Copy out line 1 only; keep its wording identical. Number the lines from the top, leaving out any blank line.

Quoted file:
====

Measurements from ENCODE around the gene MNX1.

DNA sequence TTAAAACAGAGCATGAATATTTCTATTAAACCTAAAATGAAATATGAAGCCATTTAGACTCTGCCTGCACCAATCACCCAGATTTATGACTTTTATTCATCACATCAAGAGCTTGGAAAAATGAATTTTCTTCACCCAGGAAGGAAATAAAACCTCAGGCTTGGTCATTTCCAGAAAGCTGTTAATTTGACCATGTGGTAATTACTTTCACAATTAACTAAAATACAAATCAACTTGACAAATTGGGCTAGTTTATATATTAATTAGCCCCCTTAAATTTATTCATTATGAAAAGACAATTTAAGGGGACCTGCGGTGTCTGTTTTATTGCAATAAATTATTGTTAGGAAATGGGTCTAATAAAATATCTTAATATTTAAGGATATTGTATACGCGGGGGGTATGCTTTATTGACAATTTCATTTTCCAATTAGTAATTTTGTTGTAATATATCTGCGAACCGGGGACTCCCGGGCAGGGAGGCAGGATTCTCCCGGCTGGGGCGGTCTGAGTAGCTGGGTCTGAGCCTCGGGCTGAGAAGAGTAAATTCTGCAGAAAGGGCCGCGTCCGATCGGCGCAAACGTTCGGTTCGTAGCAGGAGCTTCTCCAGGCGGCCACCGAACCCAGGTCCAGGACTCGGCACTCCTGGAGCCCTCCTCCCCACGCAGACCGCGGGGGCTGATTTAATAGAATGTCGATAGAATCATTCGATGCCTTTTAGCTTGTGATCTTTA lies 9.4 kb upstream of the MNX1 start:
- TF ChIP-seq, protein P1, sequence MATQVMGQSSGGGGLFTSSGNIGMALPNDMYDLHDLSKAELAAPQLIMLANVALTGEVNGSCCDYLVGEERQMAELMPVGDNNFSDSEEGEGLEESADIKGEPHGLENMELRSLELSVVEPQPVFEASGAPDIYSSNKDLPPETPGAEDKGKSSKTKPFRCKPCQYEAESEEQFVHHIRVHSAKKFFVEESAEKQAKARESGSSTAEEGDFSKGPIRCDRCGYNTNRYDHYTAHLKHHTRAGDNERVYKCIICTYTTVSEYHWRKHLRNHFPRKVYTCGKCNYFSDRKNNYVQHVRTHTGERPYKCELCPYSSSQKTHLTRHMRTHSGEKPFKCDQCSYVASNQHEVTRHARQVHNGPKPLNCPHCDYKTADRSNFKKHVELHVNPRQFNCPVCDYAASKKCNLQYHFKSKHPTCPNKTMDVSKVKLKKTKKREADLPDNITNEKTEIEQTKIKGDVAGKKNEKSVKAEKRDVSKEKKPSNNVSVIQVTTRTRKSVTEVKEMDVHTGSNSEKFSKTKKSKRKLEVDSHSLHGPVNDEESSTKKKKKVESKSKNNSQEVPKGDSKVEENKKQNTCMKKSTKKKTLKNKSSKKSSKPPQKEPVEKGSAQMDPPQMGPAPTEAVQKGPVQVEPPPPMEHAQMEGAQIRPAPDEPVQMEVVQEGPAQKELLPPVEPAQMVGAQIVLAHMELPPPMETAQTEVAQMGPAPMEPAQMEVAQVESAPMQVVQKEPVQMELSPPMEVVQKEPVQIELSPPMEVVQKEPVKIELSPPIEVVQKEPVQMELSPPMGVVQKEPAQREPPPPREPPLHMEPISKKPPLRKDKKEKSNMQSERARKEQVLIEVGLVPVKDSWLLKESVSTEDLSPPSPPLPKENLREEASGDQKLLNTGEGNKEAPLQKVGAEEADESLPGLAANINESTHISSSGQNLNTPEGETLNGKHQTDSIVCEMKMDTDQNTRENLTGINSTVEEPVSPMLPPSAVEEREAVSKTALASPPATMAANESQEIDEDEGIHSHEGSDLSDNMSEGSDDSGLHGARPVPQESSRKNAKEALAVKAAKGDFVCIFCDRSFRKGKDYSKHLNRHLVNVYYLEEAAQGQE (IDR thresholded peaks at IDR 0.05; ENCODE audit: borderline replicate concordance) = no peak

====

Measurements from ENCODE around the gene MNX1.